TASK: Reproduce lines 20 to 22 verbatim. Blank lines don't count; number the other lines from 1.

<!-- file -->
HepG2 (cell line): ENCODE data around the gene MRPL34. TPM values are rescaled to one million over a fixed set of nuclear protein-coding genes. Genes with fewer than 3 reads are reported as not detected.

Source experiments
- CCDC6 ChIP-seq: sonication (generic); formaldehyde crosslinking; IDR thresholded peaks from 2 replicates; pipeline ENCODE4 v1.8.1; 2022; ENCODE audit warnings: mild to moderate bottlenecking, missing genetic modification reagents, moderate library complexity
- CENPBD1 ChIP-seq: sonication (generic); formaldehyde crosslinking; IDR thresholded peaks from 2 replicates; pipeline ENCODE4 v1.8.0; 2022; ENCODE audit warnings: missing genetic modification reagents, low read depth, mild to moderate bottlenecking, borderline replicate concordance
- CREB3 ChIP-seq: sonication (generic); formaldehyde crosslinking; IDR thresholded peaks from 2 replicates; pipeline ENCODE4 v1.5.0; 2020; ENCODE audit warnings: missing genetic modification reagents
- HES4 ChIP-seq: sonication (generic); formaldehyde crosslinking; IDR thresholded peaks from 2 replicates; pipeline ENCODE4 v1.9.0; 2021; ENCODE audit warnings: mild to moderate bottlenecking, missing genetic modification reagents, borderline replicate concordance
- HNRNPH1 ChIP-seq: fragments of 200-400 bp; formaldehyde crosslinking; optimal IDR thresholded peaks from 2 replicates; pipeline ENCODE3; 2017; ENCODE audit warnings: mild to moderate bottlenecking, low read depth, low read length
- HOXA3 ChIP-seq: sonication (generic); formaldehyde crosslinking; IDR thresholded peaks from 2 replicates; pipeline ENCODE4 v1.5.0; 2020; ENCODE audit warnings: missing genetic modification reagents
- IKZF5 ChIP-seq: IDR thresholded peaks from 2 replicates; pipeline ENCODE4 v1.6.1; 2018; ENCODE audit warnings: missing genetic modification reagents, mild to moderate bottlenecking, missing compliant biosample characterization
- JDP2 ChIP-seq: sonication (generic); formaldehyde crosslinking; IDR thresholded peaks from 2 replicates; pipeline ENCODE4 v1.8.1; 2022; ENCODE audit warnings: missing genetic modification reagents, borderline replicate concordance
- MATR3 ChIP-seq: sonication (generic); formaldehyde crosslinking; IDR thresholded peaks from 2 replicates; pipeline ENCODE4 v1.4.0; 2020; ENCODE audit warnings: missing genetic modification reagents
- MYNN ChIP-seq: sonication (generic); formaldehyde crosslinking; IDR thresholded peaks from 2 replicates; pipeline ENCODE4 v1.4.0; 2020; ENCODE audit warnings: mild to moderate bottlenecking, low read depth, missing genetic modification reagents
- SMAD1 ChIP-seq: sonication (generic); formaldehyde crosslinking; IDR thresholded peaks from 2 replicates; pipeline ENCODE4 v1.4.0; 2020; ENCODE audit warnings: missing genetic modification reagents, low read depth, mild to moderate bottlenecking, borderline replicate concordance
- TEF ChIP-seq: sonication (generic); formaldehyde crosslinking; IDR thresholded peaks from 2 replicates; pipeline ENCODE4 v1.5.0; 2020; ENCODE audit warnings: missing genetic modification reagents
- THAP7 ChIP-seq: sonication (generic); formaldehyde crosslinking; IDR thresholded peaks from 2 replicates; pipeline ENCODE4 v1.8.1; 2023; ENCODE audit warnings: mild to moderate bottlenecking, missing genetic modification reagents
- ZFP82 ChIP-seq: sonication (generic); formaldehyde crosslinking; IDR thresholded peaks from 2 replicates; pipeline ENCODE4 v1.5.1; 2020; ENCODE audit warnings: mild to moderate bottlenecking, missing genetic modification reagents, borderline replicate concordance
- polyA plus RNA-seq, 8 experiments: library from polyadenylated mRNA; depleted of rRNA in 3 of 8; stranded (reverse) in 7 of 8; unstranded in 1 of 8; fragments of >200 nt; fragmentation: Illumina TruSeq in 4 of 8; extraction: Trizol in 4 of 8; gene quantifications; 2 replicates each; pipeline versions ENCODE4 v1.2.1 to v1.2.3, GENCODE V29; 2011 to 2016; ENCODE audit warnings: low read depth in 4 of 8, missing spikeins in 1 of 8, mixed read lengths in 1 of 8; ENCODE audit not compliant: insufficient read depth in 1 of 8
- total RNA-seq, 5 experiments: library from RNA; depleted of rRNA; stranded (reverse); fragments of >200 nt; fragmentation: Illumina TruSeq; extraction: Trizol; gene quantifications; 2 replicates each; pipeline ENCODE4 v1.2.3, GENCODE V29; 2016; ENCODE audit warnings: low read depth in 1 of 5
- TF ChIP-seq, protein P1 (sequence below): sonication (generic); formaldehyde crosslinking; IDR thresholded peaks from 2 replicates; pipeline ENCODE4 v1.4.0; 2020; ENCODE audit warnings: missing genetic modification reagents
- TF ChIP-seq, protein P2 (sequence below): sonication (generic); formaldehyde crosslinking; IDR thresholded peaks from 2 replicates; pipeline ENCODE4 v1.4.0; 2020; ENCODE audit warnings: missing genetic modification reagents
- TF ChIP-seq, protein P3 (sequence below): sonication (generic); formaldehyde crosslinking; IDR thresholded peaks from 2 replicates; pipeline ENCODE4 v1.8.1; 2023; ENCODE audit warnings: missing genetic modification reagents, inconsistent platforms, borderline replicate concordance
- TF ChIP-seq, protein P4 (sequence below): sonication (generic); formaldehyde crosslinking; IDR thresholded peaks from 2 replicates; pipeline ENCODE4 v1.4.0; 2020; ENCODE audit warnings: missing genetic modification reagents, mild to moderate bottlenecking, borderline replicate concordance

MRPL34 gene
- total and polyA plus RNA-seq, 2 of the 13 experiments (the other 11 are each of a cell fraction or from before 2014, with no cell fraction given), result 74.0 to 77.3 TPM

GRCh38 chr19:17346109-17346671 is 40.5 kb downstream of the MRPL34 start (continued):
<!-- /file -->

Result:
- TF ChIP-seq, protein P2 (sequence below): sonication (generic); formaldehyde crosslinking; IDR thresholded peaks from 2 replicates; pipeline ENCODE4 v1.4.0; 2020; ENCODE audit warnings: missing genetic modification reagents
- TF ChIP-seq, protein P3 (sequence below): sonication (generic); formaldehyde crosslinking; IDR thresholded peaks from 2 replicates; pipeline ENCODE4 v1.8.1; 2023; ENCODE audit warnings: missing genetic modification reagents, inconsistent platforms, borderline replicate concordance
- TF ChIP-seq, protein P4 (sequence below): sonication (generic); formaldehyde crosslinking; IDR thresholded peaks from 2 replicates; pipeline ENCODE4 v1.4.0; 2020; ENCODE audit warnings: missing genetic modification reagents, mild to moderate bottlenecking, borderline replicate concordance